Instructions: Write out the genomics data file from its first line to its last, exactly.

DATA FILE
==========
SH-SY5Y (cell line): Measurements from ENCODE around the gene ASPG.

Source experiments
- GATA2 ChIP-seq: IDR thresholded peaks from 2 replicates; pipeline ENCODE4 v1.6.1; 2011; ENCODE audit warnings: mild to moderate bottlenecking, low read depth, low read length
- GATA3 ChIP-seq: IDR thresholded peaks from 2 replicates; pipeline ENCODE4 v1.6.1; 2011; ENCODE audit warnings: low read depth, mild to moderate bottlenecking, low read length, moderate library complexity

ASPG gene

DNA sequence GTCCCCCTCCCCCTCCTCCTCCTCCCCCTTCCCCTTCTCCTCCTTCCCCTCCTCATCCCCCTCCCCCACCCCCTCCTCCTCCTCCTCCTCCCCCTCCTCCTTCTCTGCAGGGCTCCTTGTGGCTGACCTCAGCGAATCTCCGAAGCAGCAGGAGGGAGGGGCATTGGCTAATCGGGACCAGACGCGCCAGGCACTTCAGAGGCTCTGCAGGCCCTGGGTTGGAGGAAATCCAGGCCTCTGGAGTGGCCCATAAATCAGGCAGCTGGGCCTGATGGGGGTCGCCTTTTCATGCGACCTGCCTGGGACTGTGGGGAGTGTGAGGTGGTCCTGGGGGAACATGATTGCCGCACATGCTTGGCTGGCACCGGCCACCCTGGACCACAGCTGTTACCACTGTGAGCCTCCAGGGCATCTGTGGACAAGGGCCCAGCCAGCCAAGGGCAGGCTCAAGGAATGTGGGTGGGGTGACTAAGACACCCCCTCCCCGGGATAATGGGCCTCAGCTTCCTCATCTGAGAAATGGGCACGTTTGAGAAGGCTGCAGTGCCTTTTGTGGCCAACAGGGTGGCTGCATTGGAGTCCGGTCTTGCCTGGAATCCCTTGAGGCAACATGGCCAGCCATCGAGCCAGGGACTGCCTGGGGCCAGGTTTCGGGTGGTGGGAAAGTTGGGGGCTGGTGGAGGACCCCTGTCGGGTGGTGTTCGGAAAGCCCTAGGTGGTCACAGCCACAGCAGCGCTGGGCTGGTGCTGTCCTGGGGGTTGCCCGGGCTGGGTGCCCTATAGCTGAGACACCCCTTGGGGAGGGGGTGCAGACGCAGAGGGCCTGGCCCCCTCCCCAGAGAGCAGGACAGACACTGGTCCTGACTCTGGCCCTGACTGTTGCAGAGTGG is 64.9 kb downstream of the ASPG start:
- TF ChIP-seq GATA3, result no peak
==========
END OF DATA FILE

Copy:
SH-SY5Y (cell line): Measurements from ENCODE around the gene ASPG.

Source experiments
- GATA2 ChIP-seq: IDR thresholded peaks from 2 replicates; pipeline ENCODE4 v1.6.1; 2011; ENCODE audit warnings: mild to moderate bottlenecking, low read depth, low read length
- GATA3 ChIP-seq: IDR thresholded peaks from 2 replicates; pipeline ENCODE4 v1.6.1; 2011; ENCODE audit warnings: low read depth, mild to moderate bottlenecking, low read length, moderate library complexity

ASPG gene

DNA sequence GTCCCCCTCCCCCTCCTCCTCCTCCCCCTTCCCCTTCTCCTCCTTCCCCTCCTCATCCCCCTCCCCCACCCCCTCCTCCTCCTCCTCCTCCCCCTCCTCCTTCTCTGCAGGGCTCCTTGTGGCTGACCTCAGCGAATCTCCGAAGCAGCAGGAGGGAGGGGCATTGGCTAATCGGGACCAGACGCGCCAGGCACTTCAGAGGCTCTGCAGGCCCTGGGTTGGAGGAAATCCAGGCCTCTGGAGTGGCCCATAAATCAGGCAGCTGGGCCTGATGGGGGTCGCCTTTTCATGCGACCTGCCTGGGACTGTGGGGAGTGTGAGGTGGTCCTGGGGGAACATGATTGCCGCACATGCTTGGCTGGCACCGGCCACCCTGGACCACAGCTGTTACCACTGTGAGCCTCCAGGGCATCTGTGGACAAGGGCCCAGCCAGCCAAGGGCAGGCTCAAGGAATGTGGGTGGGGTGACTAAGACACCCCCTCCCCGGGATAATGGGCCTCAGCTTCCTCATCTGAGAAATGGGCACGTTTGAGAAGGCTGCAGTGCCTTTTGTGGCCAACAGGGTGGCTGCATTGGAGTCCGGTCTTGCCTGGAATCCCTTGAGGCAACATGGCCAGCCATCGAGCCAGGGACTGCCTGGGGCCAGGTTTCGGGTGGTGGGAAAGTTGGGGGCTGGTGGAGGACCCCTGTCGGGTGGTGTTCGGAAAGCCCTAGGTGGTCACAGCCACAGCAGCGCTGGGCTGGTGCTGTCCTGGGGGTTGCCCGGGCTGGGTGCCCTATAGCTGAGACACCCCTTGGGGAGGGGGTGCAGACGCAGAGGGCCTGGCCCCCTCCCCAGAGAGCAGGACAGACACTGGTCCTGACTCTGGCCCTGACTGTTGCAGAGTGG is 64.9 kb downstream of the ASPG start:
- TF ChIP-seq GATA3, result no peak